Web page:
This Week in Texas History: A column
by BARTEE HAILE
After two years of battling censors and teasing the public with a titillating ad campaign, Howard Hughes premiered his much-anticipated western “The Outlaw” at a San Francisco theater on Feb. 4, 1943.
The Houston millionaire was barely 20 years old, when he went to Hollywood in 1925 to make a name for himself in motion pictures. Advised by his father to trust an old family friend, the novice invested $40,000 in a movie that never sold a ticket.
Actor Ralph Graves assured young Howard that “Swell Hogan,” a dull tale about a heart-of-gold derelict, would knock ’em in the aisles. But the bad script was even worse on celluloid, and Hughes hid the only print to keep the fiasco from ever being shown.
“Swell Hogan” did teach the would-be mogul that the film industry was no different than any other business. If he wanted the job done right, he had to do it himself.
Mastering every detail of production, Hughes soon completed his first feature entitled “Everybody’s Acting.” The 1926 silent comedy netted enough to cover his “Swell Hogan” losses and gave his confidence a timely boost.
Hughes’ next project was “Two Arabian Knights,” a comic adventure about a couple of American soldiers in the First World War. The co-star was William Boyd, most remembered today as Hopalong Cassidy. “Two Arabian Knights” earned high marks from critics and audiences alike.
By the time his third and fourth flicks, “The Racket” and “The Mating Call,” reached the screen in 1928, Hughes was already at work on the aviation epic “Hell’s Angels.” Vowing not to let costs stand in the way of making a true-to-life flight film, he spared no expense to assemble the largest private air force in the world for the breathtaking combat scenes.
Hughes not only called the shots as director but also insisted on demonstrating the desired aerial acrobatics. His crack-up during a particularly tricky maneuver nearly caused collective heart failure on the set. Before he walked away from the crash, a crew member recalled quipping, “I thought for a moment that we had all lost our meal ticket.”
The stunt pilots were not so fortunate. One burned to death, when he struck power lines, another ran out of gas in mid-air and a third perished in a simulated crash drive that wound up being the real thing.
“Hell’s Angels” established Hughes as a first-rate producer/director and transformed an unknown platinum blonde named Jean Harlow into a 1930’s superstar. Starting out as a silent movie, two and a half years and four million dollars later it broke the sound barrier for the Texan with the deep pockets.
Hughes hurriedly cranked out several more box-office hits, though none matched “Hell’s Angels” which he always considered his masterpiece. At the peak of his cinematic career, the unpredictable tycoon suddenly gave up moviemaking for his new obsession — flying.
In 1939 Hughes decided to mount a movie comeback with a western loosely based on the life of Billy the Kid. Remembering the gold mine he had discovered in Harlow, he gambled on casting complete unknowns for the parts of Billy and his girlfriend Rio.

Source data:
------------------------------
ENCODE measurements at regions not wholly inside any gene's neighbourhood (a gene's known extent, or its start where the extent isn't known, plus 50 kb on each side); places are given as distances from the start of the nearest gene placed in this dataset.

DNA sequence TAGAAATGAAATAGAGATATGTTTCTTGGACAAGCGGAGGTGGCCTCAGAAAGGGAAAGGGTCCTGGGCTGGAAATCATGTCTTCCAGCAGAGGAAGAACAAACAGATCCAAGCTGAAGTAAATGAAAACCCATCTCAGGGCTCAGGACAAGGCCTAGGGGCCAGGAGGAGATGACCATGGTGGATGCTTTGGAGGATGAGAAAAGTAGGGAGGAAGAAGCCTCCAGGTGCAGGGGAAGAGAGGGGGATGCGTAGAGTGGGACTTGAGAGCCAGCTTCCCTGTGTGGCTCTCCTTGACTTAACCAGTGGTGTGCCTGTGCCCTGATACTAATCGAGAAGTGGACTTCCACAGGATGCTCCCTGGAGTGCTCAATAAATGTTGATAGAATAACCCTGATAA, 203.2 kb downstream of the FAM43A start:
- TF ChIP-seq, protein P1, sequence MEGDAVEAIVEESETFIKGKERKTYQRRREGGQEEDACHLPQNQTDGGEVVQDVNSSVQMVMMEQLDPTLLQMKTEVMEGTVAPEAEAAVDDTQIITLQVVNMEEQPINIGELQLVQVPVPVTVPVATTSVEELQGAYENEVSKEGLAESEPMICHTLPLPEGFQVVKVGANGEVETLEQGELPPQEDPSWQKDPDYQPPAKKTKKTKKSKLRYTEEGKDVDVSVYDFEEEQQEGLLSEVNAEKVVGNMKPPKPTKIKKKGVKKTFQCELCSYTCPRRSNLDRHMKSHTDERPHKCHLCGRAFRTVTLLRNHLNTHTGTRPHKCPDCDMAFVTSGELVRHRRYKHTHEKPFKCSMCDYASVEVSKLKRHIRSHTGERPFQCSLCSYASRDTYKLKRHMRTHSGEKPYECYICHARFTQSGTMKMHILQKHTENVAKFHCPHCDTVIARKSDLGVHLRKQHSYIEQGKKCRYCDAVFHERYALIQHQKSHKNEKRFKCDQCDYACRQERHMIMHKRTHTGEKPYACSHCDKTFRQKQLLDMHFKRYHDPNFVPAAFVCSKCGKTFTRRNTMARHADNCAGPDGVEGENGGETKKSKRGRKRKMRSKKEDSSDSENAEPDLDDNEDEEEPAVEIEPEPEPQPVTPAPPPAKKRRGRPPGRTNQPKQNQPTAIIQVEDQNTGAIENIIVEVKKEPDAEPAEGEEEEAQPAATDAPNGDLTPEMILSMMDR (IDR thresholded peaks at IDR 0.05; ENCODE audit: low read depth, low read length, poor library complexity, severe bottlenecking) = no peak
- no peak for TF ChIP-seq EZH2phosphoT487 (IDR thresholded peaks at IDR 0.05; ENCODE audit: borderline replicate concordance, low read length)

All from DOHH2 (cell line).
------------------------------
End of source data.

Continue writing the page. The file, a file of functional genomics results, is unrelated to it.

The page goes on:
Gummo, the Marx brother who never appeared in his siblings’ comedies, introduced Hughes to Jack Buetel, a 23 year old nobody from Dallas and he signed the fellow Texan on the spot.
Hughes personally picked the female lead from a pile of publicity pictures. At 19 Earnestine Jane Geraldine Russell did not have a single second of acting experience, but Hughes could have cared less about her thespian credentials.
Jane Russell soon learned why she won the intense competition for the coveted role. When she complained the promotional photos always stressed her 38-inch bust-line, Hughes explained, “That’s the way to sell a picture.”
The Hays Office, official guardian of movie morality, went over the script with a fine-tooth comb. The watchdogs advised Hughes to tone down the dialogue and warned “care must be taken to avoid sexual suggestiveness.”
A private viewing of “The Outlaw” in early 1941 sent the skittish censors through the roof. The chief inspector complained in a letter to Hughes, “I have never seen anything quite so unacceptable as the shots of the breasts of the character Rio. Throughout almost half the picture the girl’s breasts, which are large and prominent, are shockingly uncovered.”
The most objectionable frames ended up on the cutting room floor, and “The Outlaw” received the mandatory Seal of Approval. Then to spite the censors Hughes plastered a larger-than-life image of his leading lady on thousands of billboards with the caption, “How’d you like to tussle with Russell?”
After two years of hype and hysteria, “The Outlaw” was finally released. It turned out to be just another western and not a very good one at that.
San Marcos Mercury columnist BARTEE HAILE welcomes your comments, questions and suggestions at P.O. Box 152, Friendswood, Texas 77549 or by email here.
COVER: Howard Hughes with his H-1 Racer in 1937. PUBLIC DOMAIN